We expect raids at any minute (sometimes two plane raids, one comes in high, the other about 15 feet above the water, other times, 50 to 100 plane raids). If we stay afloat and do not get hit or sunk, we expect to stay out here on Picket Station number 2 (45 miles North of Okinawa) for the next 30 days. We try not to be fatalistic, but we have every reason to believe we will get hit because every ship that has proceeded us has been hit or sunk.
Today May 4, 1945, about two hours ago, we had a raid. We are still on Picket Station number 2. First, two Japanese "Zekes" dove at us and the other Destroyer with us, the USS Massey. They both missed us and the MASSEY by just a few feet. The plane that dove on us began smoking as it came down in a 45 degree angle. He saw he was going to miss, so he winged over hitting number three 5 inch mount with the tip of his left-wing exploding. The bomb it carried and shrapnel hit the aft stack and hit all over top-sides of the LOWRY. I am a 20 MM gunner on the aft stack. When the explosion happened my skin on my body felt like it was stretched out 2 feet from my face and arms. I was knocked unconscious from the concussion which also broke the three inch web strap that held me tight in the 20 MM gun. When I regained consciousness I was laying face down on the deck. I heard a moaning from my loader Ferguson, Yeoman 3/c who was dying from shrapnel in his chest. I talked to him and tried to comfort him but felt so helpless knowing there was absolutely nothing I could do to save him. He was my very dear friend and we had spent hundreds of hours on GQ talking about our past and our familes at home. He was like a brother to me.
One other fellow was killed, he was Johnson, Radio Striker. I do not know how many have been wounded at the present but a great many have. I will give more details as soon as the ship's Doctor gives notice. It is now about two o'clock in the afternoon of May 4, 1945. We have just completed burial service at sea for two fine lads, Ferguson and Johnson. When I saw the suicide coming straight at me on number two stack I experienced a very strange feeling - suddenly I was enclosed in a invisible ball of some kind. Later I remember I had read in school about the "Web of Mira" where men in battle felt sheltered from extreme danger by being inside a invisible globe of somekind.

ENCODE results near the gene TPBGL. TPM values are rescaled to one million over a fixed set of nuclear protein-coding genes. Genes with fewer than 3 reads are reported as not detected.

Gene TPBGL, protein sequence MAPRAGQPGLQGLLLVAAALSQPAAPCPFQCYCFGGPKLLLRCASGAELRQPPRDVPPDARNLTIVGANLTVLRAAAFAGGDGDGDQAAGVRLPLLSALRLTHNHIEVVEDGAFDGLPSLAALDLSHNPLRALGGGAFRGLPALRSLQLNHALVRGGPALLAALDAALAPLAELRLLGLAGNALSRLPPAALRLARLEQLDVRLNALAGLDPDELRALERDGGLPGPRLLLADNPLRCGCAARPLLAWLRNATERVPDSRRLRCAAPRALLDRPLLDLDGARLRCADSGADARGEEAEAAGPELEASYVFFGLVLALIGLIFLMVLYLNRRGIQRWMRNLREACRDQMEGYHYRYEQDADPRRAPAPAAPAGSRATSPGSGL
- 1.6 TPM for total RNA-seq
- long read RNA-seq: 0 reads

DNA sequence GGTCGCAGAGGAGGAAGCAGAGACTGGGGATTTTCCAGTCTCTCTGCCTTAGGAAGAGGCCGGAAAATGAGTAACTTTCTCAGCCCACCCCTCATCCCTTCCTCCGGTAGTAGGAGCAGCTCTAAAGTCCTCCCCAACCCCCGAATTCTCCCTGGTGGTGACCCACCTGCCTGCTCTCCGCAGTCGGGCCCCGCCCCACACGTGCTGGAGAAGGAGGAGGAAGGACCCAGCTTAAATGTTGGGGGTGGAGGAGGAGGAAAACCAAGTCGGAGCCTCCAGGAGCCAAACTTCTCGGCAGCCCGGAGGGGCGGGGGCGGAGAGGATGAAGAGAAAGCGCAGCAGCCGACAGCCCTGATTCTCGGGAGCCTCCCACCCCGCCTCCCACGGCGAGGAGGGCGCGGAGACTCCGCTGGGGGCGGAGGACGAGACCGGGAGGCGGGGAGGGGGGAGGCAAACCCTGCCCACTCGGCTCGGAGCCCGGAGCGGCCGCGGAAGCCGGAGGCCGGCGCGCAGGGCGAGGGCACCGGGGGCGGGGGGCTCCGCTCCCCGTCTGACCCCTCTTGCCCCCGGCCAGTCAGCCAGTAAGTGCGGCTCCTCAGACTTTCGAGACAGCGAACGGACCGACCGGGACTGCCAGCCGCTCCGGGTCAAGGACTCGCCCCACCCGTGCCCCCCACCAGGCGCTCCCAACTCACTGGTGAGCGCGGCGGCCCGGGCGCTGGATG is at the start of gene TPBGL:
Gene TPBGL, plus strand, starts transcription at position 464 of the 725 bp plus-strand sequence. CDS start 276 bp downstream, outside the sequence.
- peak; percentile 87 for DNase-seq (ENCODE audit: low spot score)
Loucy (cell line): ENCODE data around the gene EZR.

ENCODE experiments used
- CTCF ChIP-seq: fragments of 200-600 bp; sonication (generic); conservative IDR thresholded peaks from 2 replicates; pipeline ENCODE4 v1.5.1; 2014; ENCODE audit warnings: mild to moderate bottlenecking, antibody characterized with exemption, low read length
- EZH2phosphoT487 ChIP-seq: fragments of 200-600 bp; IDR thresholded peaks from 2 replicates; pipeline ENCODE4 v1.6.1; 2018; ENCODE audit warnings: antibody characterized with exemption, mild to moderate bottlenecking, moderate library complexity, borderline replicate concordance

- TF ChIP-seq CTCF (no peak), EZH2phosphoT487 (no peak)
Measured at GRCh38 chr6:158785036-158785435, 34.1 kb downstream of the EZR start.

I'm lucky or the Lord is watching out for me or someone at home is praying for me - what ever it is, I give credit to the Lord for sparing my life and to the prayers for my protection from home and the prayers I make personally.
The seriously wounded are going to be transferred off the LOWRY to a Hospital Ship. I am fine now, no injuries, but I was so terribly scared, nervous, and shaken up it has been hard to settle down and live with the ordeal.
Three other ships on Picket Stations were hit and sunk. Nearly every Picket Station in this mornings raids. The USS Ingraham (our sister ship) was hit this morning and could only do 2 knots underway.
As for our material damage, we have shrapnel holes from one end of the ship to the other ranging up to the size of a foot in diameter. We also dumped our eighteen debth charges to keep them from exploding after we were hit. We have a piece of the Japanese plane wing in a compartment and it is very thin and flimsy like a piece of a tin toy. I'm taking a piece of the wing home with me if I get through this.
May 6, 1945. It is now 11 AM and word just came through that we are going to get relieved from this Picket Station number 2 at noon today. One hour to go. Thank God. We are to report back to Hungushu Beach. All of us aboard the LOWRY are now experiencing the happiest hour of our life, knowing we are going to get out of this Picket Station alive! We have been at General Quarters continually off and on since we got here. We have 24 wounded, 2 killed, none missing in this last attack, the day before yesterday - May 4, 1945.
We have since had snoopers and our CAP (Combat Air Patrol) have knocked down scores of Japanese planes. We had a dog fight over the LOWRY the other morning between a Japanese Zero and a Corsair F4U on his tail. It wasn't very light yet and we could see a stream of tracer bullets from the Corsair hit the Japanese Zero. The Zero burst into flames and went screaming down and blew up when it hit the water.
The Picket Station number 2 is just off the Northern end of Okinawa about 3 miles and we could see the Marines fighting on the beach. Yesterday, they secured the Northern end of Okinawa and now have complete control of it. The Army is building a 24 ton Radar Station on the peaks of the mountains of this Northern end. Our whole object in having this Radar Picket Station number 2 is so we can pick up Japanese planes coming into towards Okinawa with the LOWRY's radar as the suicide planes come in from Japan. We get their course, elevation, and speed and radio the Fighter Director Team on captured Air Bases on Okinawa. They send our Hellcats and Corsairs out and shoot down the Japanese planes before they can get into Kerama Retto and suicide our ships on patrol there.
We have in the last fifteen minutes retrieved from the ocean a Major in the Marine Air Corps who was shot down by one of our own pilots over Point Bolo. He was flying a Corsair and another Corsair Pilot overshot a Japanese plane and hit him. Several Corsairs and Hellcats strafed Point Bolo while we went in and picked up Major Cameron about 500 yards off the beach. He was unhurt and managed to swim out that far.
We stayed inport two days and are now on Radar Picket Station number 1 which is 45 miles North-West of Radar Picket Station number 2 where we were hit. All is well now. "No Boggies in vacinity ".